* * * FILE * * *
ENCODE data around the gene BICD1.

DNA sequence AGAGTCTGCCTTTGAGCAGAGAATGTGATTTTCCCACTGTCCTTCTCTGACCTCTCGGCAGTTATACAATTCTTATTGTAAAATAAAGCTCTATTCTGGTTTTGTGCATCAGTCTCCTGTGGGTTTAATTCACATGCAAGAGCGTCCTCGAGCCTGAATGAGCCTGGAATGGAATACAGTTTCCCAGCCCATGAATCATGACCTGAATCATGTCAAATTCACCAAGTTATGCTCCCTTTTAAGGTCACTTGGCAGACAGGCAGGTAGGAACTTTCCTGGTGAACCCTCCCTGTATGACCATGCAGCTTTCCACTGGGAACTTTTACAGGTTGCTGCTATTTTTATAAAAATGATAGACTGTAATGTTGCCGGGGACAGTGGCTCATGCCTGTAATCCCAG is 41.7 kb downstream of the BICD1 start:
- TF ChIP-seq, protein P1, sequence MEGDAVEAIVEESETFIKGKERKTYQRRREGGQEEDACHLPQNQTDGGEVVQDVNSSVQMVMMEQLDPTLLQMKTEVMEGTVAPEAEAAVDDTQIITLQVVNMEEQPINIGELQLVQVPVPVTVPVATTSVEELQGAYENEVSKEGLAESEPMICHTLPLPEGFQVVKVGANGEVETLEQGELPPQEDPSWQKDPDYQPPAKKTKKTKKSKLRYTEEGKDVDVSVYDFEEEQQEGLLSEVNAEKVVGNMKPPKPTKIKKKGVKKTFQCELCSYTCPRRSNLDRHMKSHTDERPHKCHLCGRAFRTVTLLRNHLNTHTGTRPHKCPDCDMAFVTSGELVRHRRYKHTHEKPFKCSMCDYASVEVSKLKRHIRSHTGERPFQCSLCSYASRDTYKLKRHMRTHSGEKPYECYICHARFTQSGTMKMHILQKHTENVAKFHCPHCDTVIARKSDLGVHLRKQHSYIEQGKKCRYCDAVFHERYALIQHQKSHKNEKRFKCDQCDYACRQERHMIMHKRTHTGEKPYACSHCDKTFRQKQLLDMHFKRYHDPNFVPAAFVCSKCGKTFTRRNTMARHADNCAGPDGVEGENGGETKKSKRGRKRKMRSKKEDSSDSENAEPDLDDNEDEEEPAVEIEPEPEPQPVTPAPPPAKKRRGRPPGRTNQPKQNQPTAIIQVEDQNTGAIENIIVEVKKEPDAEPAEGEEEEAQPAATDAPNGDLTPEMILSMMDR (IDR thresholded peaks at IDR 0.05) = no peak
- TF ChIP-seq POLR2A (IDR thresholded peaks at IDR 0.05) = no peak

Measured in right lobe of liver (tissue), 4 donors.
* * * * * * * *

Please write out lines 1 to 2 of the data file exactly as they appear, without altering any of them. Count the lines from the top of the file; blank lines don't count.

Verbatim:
ENCODE data around the gene BICD1.

DNA sequence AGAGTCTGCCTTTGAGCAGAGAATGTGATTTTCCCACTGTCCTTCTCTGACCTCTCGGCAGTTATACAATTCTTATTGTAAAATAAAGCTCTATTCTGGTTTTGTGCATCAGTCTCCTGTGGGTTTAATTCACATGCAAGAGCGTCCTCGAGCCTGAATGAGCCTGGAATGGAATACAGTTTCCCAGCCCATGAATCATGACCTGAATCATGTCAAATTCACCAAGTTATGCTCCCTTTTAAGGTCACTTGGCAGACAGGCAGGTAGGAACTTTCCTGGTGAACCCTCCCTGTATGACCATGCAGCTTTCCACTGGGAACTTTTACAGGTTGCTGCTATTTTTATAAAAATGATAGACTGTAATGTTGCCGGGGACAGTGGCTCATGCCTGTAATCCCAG is 41.7 kb downstream of the BICD1 start: